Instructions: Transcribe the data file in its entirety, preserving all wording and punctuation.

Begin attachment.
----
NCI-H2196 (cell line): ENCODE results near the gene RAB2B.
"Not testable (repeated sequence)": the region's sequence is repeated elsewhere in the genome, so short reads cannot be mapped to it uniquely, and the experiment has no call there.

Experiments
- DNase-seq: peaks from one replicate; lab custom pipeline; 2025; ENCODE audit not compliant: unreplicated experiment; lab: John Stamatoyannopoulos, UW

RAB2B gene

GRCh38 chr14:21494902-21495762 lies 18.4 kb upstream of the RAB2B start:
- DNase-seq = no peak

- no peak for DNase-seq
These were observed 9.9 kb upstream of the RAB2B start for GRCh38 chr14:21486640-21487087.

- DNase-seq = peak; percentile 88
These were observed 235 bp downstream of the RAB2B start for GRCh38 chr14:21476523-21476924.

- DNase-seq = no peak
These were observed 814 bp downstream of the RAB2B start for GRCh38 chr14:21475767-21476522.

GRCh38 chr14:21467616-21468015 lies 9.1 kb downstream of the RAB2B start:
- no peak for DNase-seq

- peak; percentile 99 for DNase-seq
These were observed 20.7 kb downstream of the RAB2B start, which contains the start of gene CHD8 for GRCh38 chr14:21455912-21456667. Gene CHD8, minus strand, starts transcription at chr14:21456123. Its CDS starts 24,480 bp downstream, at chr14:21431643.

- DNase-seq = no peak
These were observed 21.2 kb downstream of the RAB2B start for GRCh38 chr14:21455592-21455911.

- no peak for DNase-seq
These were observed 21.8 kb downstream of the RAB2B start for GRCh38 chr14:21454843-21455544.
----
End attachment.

NCI-H2196 (cell line): ENCODE results near the gene RAB2B.
"Not testable (repeated sequence)": the region's sequence is repeated elsewhere in the genome, so short reads cannot be mapped to it uniquely, and the experiment has no call there.

Experiments
- DNase-seq: peaks from one replicate; lab custom pipeline; 2025; ENCODE audit not compliant: unreplicated experiment; lab: John Stamatoyannopoulos, UW

RAB2B gene

GRCh38 chr14:21494902-21495762 lies 18.4 kb upstream of the RAB2B start:
- DNase-seq = no peak

- no peak for DNase-seq
These were observed 9.9 kb upstream of the RAB2B start for GRCh38 chr14:21486640-21487087.

- DNase-seq = peak; percentile 88
These were observed 235 bp downstream of the RAB2B start for GRCh38 chr14:21476523-21476924.

- DNase-seq = no peak
These were observed 814 bp downstream of the RAB2B start for GRCh38 chr14:21475767-21476522.

GRCh38 chr14:21467616-21468015 lies 9.1 kb downstream of the RAB2B start:
- no peak for DNase-seq

- peak; percentile 99 for DNase-seq
These were observed 20.7 kb downstream of the RAB2B start, which contains the start of gene CHD8 for GRCh38 chr14:21455912-21456667. Gene CHD8, minus strand, starts transcription at chr14:21456123. Its CDS starts 24,480 bp downstream, at chr14:21431643.

- DNase-seq = no peak
These were observed 21.2 kb downstream of the RAB2B start for GRCh38 chr14:21455592-21455911.

- no peak for DNase-seq
These were observed 21.8 kb downstream of the RAB2B start for GRCh38 chr14:21454843-21455544.